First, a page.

Years ago, Burfict was considered a potential top-ten pick. Now he seems more likely to slide until the latter portions of the draft.
Mike Florio talks with Eagles sideline reporter Howard Eskin about the lastest with the Eagles. Mike Florio also talks with FNIA’s Peter King about his take on the 2012 NFL Combine. And Last, Mike Florio gives the Chicago Bears and Tennessee Titans a “To Do List.”
The annual Scouting Combine and Free Agent Meat Market has produced another new contract.
Browns linebacker D’Qwell Jackson, who should have been the 2011 Comeback Player of the Year under the usual definition of the term, will be coming back to the Browns next season, and presumably beyond.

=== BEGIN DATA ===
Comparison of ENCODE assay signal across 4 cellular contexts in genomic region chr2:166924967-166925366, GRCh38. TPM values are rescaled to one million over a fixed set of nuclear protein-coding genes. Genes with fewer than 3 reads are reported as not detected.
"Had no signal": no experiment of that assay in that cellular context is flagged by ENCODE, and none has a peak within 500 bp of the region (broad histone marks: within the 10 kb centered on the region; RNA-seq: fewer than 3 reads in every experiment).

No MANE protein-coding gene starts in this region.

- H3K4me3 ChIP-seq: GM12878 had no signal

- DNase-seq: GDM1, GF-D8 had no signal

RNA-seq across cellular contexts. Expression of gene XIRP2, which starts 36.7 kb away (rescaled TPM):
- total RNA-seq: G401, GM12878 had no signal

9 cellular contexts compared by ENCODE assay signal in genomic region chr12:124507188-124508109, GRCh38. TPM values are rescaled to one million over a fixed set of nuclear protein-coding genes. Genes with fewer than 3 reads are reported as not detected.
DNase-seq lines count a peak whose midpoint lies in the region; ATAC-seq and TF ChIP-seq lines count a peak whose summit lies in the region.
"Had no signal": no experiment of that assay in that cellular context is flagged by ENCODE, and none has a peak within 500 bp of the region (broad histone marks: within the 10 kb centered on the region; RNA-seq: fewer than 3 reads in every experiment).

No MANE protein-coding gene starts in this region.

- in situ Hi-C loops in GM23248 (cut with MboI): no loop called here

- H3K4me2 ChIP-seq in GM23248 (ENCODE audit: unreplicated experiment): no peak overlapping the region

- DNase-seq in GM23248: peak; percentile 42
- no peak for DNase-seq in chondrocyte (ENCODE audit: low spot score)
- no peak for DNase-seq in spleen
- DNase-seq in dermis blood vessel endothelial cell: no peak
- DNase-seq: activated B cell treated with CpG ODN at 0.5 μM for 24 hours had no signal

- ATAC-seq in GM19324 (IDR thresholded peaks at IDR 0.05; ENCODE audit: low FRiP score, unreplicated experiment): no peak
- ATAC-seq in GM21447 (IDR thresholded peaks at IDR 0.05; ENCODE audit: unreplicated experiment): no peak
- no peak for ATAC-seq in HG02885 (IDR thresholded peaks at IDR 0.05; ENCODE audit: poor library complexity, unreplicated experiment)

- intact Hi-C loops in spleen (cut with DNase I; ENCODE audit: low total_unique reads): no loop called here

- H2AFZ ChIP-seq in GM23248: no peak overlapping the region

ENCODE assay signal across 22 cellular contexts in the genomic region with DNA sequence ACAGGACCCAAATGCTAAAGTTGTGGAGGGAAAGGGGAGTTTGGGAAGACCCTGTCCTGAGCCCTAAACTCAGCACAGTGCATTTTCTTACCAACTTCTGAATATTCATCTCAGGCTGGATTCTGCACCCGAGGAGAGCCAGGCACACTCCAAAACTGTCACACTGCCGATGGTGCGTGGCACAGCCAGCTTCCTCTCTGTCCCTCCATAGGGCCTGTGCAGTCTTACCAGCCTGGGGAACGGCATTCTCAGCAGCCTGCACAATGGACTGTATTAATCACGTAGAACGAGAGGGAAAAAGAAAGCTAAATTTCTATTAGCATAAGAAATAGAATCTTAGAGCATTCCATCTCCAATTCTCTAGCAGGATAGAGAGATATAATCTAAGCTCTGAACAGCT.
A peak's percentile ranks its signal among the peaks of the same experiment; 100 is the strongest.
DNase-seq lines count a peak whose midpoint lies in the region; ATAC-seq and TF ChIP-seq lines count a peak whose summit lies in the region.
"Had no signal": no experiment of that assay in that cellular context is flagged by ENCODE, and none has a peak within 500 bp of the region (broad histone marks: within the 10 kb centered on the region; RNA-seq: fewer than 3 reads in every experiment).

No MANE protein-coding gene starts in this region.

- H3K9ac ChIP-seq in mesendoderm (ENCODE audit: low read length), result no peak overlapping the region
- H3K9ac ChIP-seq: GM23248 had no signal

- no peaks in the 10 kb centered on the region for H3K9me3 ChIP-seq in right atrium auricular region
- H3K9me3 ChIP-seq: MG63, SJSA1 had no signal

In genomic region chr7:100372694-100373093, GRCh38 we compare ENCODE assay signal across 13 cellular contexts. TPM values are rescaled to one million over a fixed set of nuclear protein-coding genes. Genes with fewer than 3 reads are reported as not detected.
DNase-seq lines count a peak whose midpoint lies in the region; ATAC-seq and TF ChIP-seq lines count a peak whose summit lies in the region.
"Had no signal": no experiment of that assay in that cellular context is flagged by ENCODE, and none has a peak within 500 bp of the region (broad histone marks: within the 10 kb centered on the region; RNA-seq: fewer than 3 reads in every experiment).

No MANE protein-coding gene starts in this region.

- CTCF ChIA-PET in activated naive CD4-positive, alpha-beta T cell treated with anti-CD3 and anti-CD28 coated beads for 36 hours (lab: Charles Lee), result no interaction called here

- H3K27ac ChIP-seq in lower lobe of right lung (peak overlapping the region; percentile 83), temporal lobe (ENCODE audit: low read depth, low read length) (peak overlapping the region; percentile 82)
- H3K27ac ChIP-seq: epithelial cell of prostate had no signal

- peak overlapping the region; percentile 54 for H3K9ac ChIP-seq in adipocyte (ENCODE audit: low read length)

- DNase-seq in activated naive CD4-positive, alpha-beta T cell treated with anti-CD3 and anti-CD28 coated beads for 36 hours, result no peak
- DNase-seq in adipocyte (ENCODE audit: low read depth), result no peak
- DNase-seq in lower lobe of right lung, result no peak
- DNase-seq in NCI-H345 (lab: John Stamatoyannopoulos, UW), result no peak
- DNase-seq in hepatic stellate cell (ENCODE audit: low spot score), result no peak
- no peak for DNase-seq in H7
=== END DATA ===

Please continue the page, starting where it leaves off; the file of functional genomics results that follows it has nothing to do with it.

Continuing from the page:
The Browns have announced that the team has finalized an extension with Jackson. A press conference will be held at 3:00 p.m. ET on Monday.
Jackson started 16 games in 2011. He missed 10 games in 2009 with a torn right pectoral muscle and all of 2010 with a torn pec on the left side. The Browns would have used the franchise tag on Jackson, absent a new deal. Now, the Browns can use the tag on someone else. Candidates include running back Peyton Hillis and kicker Phil Dawson.
UPDATE 2:10 p.m. ET: Adam Schefter of ESPN reports that it’s a five-year, $42.5 million deal with $19 million in “guaranteed money and roster bonuses.” We’ll decipher that once we get a look at the full deal, which surely will contain protections for the Browns in light of his injury history.
North Carolina linebacker Zach Brown is so fast that a bad 40-yard dash for him is good for anyone else.